Men’s basketball: Rebounding key for UVU at Gonzaga

Photo by Brigham Berthold

In what promises to be a test of the its collective intestinal fortitude, the Utah Valley University men’s basketball team will tip off the 2016-17 season against the No. 14 Gonzaga Bulldogs in Spokane, Washington Friday night.

Despite losing top scorers Domantas Sabonis and Kyle Wiltjer, the Bulldogs return 7-foot-1 center Przemek Karnowski. After he played in just five games last season due to a knee injury, Karnowski returns for his senior season. During his junior season, Karnowski averaged 10.9 points and 5.8 rebounds per game while playing beside Wiltjer.

The second part of the Bulldogs’ two-headed monster in the paint is forward Johnathon Williams. A long 6-foot-9 forward, Williams transferred to Gonzaga from Missouri after his sophomore season, where he led the Tigers in points, rebounds and blocks.

“This Karnowski’s a problem, this Johnathan Williams is one of the best rebounders in the country,” said UVU head coach Mark Pope. “So we start out with a big problem there that we’ve got to find a way to solve, that’s going to be a real challenge for us.”

With the style of play Pope runs, UVU is an inherently small team. UVU’s size is good when it comes to running up and down the court, but rebounding is a perpetual issue for the Wolverines. If UVU is to keep the rebounding battle close, it will need to take a committee approach to crashing the boards.

Even if UVU can find a way to corral rebounds against Gonzaga’s massive size, the Kennel is known for its deafening noise that gives the Bulldogs their home-court advantage.

“It is a great venue for basketball,” said Pope. “The whole student section is right on the floor, the whole length of the sideline and the energy of the gym can kind of make you feel a little sideways, too, because you can’t hear anybody on your team. You’ve got so much energy and juice your shots are going to be long, or short, or off or whatever, so we’ve got to find a way to get ourselves settled as quickly as possible after this game starts.”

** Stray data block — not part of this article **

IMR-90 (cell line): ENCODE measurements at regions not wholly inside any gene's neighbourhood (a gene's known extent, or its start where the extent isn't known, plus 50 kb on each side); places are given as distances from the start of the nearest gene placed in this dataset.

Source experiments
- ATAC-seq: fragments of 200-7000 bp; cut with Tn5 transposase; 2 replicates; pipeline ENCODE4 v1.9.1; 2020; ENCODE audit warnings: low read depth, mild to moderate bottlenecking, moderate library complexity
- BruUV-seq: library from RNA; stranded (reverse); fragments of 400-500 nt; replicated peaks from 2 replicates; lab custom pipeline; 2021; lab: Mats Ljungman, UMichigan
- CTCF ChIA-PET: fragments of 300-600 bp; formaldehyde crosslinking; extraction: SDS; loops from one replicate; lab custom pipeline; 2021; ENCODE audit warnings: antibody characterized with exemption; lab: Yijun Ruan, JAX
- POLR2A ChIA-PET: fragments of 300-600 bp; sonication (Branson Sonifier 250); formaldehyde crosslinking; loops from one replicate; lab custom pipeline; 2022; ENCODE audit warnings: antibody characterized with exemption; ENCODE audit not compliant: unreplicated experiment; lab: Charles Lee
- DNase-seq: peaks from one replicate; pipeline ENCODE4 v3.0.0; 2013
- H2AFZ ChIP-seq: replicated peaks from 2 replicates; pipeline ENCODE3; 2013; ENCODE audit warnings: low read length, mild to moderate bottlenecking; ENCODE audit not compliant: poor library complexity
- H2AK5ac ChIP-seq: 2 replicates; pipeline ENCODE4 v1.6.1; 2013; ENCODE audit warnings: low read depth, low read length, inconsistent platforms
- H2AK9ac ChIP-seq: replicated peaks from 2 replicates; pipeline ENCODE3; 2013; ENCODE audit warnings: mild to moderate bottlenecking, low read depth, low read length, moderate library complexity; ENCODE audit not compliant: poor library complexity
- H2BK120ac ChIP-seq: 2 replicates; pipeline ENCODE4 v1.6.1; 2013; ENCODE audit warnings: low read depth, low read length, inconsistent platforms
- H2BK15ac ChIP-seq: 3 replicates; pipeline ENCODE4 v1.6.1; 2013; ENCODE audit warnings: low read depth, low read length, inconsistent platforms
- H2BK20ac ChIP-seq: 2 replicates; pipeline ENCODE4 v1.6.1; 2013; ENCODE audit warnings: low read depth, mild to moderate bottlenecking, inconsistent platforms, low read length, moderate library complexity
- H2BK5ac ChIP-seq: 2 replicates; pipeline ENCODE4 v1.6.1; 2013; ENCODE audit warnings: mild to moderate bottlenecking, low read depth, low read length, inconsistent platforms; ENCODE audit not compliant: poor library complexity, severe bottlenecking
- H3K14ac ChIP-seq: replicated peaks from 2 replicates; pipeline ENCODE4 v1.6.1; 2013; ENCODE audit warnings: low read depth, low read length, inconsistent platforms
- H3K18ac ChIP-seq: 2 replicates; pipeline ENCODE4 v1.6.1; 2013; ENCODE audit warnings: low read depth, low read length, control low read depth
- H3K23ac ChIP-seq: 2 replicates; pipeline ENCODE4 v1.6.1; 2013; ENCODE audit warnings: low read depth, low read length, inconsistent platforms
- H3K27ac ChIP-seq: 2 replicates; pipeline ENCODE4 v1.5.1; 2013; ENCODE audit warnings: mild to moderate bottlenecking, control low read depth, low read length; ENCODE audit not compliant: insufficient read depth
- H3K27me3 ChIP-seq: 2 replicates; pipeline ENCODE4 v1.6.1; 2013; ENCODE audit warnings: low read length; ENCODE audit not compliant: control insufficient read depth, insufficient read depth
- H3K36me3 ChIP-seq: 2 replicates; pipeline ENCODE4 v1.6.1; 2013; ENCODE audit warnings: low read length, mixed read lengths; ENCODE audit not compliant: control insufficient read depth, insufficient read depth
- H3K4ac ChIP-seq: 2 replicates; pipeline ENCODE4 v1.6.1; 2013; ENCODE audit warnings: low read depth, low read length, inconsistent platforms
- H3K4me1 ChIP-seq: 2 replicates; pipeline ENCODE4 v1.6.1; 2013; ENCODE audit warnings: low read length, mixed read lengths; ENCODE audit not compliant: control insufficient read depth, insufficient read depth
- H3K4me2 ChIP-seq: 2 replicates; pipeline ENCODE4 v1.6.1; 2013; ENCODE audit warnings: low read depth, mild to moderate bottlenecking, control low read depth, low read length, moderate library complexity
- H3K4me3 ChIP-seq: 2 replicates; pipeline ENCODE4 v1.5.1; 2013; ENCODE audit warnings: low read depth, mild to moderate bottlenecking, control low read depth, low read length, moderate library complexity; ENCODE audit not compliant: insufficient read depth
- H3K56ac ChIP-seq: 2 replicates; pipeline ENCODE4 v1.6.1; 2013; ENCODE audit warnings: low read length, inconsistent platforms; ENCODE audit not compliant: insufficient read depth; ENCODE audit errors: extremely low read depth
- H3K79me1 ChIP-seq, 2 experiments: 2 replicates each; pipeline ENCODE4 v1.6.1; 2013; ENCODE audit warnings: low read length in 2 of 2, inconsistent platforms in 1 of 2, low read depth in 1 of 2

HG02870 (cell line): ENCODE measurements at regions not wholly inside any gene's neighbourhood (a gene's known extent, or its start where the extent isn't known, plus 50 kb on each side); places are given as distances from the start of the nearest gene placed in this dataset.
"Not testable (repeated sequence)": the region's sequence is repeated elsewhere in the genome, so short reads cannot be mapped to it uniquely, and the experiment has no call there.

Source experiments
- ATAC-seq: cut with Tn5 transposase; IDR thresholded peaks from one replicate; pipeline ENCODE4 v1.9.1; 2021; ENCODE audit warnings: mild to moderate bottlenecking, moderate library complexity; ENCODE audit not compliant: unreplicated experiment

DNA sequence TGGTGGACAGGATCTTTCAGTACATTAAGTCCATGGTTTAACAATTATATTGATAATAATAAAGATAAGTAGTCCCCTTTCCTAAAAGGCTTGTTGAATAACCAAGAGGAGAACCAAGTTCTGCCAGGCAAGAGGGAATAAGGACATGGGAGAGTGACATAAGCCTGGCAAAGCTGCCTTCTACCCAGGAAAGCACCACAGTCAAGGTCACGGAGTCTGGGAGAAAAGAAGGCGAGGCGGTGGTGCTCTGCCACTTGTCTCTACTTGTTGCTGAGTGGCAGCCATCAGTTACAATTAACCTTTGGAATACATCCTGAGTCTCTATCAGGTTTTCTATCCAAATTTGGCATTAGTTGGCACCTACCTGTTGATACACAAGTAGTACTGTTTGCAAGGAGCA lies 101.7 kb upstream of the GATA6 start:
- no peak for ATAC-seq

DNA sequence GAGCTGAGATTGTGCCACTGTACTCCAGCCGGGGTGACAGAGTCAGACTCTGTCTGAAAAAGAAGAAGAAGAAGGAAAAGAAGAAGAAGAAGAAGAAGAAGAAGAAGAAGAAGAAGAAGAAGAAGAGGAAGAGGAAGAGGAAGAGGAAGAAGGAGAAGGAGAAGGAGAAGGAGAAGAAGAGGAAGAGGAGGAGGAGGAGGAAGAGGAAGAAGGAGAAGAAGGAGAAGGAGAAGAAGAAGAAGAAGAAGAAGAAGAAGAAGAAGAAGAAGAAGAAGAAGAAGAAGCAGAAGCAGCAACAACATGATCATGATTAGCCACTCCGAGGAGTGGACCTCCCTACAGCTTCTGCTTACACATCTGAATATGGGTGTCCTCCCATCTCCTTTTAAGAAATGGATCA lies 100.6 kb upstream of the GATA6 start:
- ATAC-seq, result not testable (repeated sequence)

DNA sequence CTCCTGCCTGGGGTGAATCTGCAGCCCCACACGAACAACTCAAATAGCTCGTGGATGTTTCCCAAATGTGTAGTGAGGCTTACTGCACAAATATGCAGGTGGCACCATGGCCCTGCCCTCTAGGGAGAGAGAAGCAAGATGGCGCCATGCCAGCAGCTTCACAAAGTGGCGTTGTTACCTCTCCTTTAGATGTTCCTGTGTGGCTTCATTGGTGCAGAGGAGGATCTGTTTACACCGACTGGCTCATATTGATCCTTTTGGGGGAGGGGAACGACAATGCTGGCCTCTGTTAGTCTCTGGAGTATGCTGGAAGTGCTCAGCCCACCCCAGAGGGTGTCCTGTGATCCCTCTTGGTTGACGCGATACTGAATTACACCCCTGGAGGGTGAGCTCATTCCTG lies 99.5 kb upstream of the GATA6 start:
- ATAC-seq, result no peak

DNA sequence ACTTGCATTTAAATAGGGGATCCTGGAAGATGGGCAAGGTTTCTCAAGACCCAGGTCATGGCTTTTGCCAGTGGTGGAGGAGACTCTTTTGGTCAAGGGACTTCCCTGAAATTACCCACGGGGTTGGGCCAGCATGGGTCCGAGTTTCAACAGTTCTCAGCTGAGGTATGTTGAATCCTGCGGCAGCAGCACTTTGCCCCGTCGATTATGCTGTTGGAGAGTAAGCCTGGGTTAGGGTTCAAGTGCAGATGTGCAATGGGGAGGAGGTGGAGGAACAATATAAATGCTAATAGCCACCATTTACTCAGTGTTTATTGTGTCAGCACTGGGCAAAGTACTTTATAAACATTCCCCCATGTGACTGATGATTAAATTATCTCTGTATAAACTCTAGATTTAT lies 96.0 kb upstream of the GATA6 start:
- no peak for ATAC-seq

Pope hopes to settle his players by getting them to the free-throw line. UVU shot a total of 27 free throws in Monday’s exhibition, but the Wolverines aim to improve on their ability to get to the charity stripe by punishing the Bulldogs with their ability to shoot the ball.

“We can really shoot the ball, so people can choose: They can either come challenge us at the 3-point line or they can live with it. Most teams are going to choose to come challenge us,” said Pope.

As UVU forces Gonzaga to respect its ability to shoot from the outside, the defense will attempt to chase shooters off the 3-point line and the Wolverines hope to draw fouls on closeouts. Even if the fouls don’t come, shots will likely fall for this team that shot 37.2 percent from downtown in Monday’s exhibition.

Heading into the Kennel is a tall order for a team with 13 new players on the roster that has only played one exhibition game together, but the Wolverines are optimistic in their ability to compete with a national power in Gonzaga.

“Honestly, we go into every game thinking we’re going to win,” said UVU guard Brandon Randolph. “We don’t care who we play. I know they’re talented, but I know we’re talented, too. I know no one expects us to win. I guess they haven’t lost a game in a couple years, but this is a new year.”

Tipoff is scheduled for 7 p.m. MT.

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